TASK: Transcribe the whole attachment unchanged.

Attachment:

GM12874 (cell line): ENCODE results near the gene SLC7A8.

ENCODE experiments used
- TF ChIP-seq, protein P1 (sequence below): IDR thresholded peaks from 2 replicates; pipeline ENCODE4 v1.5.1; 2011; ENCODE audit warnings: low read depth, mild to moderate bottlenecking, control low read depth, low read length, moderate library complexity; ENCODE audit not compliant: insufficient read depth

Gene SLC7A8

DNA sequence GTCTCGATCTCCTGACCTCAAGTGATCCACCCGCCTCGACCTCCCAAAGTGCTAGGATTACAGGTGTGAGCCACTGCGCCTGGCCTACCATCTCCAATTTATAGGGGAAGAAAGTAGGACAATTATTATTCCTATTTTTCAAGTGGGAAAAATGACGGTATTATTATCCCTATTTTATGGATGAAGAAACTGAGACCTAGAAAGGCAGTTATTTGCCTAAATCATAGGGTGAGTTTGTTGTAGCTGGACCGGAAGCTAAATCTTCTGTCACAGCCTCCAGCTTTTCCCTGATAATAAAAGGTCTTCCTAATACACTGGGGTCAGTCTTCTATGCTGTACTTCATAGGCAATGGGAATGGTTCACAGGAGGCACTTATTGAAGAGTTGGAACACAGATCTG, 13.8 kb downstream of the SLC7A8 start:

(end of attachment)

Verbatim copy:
GM12874 (cell line): ENCODE results near the gene SLC7A8.

ENCODE experiments used
- TF ChIP-seq, protein P1 (sequence below): IDR thresholded peaks from 2 replicates; pipeline ENCODE4 v1.5.1; 2011; ENCODE audit warnings: low read depth, mild to moderate bottlenecking, control low read depth, low read length, moderate library complexity; ENCODE audit not compliant: insufficient read depth

Gene SLC7A8

DNA sequence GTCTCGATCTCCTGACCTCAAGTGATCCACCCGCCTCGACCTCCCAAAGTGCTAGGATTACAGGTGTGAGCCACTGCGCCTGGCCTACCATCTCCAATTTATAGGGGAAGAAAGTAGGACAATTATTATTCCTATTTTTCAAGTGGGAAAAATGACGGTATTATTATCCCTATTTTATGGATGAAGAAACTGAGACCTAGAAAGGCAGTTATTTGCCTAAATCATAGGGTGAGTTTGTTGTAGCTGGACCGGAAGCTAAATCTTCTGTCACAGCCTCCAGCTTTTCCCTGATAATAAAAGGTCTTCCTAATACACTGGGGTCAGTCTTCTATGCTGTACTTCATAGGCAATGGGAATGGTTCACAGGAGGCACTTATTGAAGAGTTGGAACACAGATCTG, 13.8 kb downstream of the SLC7A8 start: